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Southern African ancient genomes estimate modern human divergence to 350,000 to 260,000 years ago

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Science  03 Nov 2017:
Vol. 358, Issue 6363, pp. 652-655
DOI: 10.1126/science.aao6266

Ancient DNA pushes human emergence back

Anatomically modern humans evolved in Africa, but pinpointing when has been difficult. Schlebusch et al. sequenced three ancient African genomes from the Stone Age, about 2000 years old, and four from the Iron Age, 300 to 500 years old. One of the oldest samples, sequenced to 13× coverage, appears most closely to resemble individuals from the present-day San population. However, this individual seems to have lacked genetic contributions from other modern African populations, including pastoralists and farmers, which were observed in modern San individuals. Thus, the earliest divergence between human populations may have occurred 350,000 to 260,000 years ago.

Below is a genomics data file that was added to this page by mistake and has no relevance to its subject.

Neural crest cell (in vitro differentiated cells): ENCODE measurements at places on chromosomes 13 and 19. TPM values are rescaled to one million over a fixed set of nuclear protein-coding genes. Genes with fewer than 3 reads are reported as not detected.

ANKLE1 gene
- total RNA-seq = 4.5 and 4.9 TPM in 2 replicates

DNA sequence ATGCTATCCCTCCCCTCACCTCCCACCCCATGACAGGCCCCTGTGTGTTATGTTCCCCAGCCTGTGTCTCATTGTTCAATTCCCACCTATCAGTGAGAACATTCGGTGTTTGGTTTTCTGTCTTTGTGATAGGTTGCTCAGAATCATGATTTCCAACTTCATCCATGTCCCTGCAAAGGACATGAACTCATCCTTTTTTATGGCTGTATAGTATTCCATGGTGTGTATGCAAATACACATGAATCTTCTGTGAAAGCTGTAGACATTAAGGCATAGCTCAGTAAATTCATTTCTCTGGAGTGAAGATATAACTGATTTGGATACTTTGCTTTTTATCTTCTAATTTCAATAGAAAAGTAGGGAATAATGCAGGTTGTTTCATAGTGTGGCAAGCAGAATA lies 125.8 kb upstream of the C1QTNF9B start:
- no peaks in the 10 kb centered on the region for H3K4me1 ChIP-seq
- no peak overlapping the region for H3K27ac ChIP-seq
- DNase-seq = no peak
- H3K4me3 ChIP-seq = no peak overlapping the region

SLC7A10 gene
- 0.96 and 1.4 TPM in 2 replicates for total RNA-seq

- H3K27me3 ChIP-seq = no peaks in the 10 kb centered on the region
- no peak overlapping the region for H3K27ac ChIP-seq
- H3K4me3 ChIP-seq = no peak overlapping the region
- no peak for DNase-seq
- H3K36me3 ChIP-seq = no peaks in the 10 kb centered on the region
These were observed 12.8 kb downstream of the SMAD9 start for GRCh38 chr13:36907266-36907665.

Science, this issue p. 652

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